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I, living in a household with guns, have no problems with background checks, and waiting periods for CERTAIN firearms, I think these laws do protect citizens, on the mere chance some felon is stupid enough to try to "legally" purchase a gun.  These laws  IMO, help protect us gun owners from those who abuse this constitutional right. 

That being said, I am NOT for taking away, blocking the right, for law-abiding citizens to be armed.  Our country was founded on, (to quote the movie, the Patriot) "farmers with pitchforks" that took up arms and beat an entire army backed by the King of England.  If we, as a Country, stray from these basic rights given to us in the Constitution, then we are putting ourselves back to where we started as the 13 colonies.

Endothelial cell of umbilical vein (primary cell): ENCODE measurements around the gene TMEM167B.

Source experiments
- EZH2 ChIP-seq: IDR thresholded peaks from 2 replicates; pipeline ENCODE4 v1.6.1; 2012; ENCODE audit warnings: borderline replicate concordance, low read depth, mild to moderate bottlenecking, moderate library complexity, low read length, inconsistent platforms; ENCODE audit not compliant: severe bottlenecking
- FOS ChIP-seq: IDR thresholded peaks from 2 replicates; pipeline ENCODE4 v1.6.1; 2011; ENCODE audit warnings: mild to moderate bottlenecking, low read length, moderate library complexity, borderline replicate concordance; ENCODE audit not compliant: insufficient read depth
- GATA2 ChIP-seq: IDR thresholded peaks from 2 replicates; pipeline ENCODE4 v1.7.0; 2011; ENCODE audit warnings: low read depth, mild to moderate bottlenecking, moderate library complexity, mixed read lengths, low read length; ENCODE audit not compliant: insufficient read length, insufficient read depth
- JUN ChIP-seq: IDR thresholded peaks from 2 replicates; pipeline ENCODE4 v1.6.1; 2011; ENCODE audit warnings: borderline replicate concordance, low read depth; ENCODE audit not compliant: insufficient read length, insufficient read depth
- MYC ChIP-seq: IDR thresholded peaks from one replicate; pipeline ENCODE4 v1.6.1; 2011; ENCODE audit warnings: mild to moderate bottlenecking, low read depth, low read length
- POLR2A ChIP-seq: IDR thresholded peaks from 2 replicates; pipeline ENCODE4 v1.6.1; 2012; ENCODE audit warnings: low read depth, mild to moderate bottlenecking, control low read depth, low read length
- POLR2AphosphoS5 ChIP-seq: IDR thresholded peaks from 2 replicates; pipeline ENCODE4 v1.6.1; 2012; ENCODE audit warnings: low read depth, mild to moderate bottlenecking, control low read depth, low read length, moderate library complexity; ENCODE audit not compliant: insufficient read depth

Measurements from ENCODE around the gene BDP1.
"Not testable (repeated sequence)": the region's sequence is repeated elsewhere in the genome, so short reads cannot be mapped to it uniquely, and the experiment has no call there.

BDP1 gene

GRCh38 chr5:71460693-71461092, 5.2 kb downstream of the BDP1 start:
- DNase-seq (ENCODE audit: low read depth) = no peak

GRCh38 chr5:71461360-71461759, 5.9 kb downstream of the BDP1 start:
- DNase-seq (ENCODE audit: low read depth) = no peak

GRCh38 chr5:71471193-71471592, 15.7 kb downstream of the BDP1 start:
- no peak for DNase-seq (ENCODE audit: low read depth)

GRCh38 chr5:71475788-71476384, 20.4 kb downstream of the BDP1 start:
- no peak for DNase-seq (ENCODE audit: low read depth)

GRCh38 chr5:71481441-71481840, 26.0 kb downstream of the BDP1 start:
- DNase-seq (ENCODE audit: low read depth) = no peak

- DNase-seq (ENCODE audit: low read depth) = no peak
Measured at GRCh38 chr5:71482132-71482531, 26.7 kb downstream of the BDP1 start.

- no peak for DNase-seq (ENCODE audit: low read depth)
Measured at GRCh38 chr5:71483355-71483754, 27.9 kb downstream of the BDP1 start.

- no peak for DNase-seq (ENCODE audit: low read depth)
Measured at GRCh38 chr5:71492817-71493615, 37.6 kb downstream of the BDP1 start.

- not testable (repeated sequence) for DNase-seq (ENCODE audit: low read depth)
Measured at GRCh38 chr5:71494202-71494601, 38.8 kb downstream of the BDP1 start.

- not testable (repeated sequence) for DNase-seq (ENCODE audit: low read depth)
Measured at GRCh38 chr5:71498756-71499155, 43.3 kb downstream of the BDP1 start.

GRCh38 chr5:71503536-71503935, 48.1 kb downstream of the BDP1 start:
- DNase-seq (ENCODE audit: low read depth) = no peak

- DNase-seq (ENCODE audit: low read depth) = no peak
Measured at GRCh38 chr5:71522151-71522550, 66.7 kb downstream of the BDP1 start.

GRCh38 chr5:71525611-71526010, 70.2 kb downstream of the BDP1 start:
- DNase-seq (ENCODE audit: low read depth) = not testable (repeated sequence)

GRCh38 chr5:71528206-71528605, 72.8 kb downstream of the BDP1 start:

192728[/snapback]

Well said channonc!

Are there any Democrats on the national scene who say the same thing? If so, who?

192749[/snapback]

With the exception of supporting the assault weapons ban, I would say most national Dems would basically support what Channonc said. Howard Dean consistently received the NRAs highest rating when he was governor of Vermont. I think Wes Clark and John Edwards had similar views, except for supporting the assault weapons ban.